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    From Tehelka Magazine, Vol 9, Issue 48, Dated 01 Dec 2012
    CURRENT AFFAIRS  
    MAHARASHTRA

    This sugarcane season, crush the farmer

    Sugarcane mills owned by political bigwigs are squeezing the farmers for profits, reports Sai Manish

    No respite Policemen rain blows on a Shetkari Sanghatana activist in Karad

    Photo: PTI


    ON 17 NOVEMBER, when local and national television channels competed to mourn for Bal Thackeray’s death, the village of Vasagade in western Maharashtra — a region touted as India’s sugar heartland — begged to differ. Unimaginable as it may be to Thackeray apologists, posters reminding of the ‘martyrdom’ of Chandrakant Nalwade in a police firing competed with banners of Thackeray on the highway connecting Vasagade to the rest of the country.

    Nalwade, a sugarcane farmer, joined other agitating farmers on 13 November across Sangli and Kolhapur districts to demand that cooperative sugar mills controlled by a gang of Congress-Nationalist Congress Party (NCP) politicians pay them a price of Rs 3,000/tonne of sugarcane instead of the current rate of Rs 2,300/tonne.

    What they got in response were police bullets, which killed Nalwade and injured many others. In addition, several youth from Ashtha and other villages in Sangli were picked up and booked for attempt to murder.

    “The injured cop is walking around with a bandage on his foot after we hit him with a stone. How is that an attempt to murder? For that, they picked up 40 of our boys,” reveals Amol Patil, a farmer from Ashtha. “Politicians like Sharad Pawar and Jayant Patil are using the state machinery to protect their business interests.”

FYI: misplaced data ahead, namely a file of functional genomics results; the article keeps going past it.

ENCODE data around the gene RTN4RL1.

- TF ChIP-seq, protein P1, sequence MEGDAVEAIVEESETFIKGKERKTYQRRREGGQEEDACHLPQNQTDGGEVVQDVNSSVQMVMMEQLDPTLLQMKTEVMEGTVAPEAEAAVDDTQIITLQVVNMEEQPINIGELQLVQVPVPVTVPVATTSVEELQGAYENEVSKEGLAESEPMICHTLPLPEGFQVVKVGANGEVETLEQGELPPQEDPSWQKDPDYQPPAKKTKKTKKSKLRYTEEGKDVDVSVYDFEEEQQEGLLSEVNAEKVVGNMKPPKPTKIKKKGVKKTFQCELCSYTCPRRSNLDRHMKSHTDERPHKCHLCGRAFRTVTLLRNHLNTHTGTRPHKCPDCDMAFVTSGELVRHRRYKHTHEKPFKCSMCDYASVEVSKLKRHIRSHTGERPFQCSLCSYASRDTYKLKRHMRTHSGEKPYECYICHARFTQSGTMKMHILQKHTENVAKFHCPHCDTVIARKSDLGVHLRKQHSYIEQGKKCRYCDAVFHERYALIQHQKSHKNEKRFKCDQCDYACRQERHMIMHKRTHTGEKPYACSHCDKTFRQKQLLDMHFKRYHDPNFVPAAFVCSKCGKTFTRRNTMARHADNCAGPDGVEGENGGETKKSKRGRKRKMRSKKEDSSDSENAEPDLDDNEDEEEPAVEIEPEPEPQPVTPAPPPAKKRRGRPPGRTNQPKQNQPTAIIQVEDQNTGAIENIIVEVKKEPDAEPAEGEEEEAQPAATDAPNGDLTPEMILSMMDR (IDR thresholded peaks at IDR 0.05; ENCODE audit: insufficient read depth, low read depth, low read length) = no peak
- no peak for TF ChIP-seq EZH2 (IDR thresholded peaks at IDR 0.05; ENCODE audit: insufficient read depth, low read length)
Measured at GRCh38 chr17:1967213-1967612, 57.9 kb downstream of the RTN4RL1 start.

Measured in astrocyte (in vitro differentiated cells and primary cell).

The anger is palpable across the sugar belt as more farmers are increasingly feeling betrayed by the politicians who head cooperative sugar mills but transact business in a manner that undercuts the objective of risk and revenue sharing that is the foundation of the cooperative movement. At the centre of the discontent is the changing nature of the cooperative movement, which is now increasingly becoming oppressive to the farmer owing to a convergence of political and business interests in this sector.

    It’s not the just the sugar lobby but also the emergence of the ethanol cartel that is proving detrimental to the farmers’ interests, reducing sugarcane producers to mere slaves servicing the factories of these powerful men. So, who are these farmers up against? Here is a lowdown on the people who control the sugar-ethanol lobby in the state, most of them belonging to the ruling Congress-NCP alliance.
    • Union Agriculture Minister Sharad Pawar reportedly owns seven cooperative mills around Baramati through his relatives, including his nephew, and is termed by farmers as having “lost his mind in the corridors of power”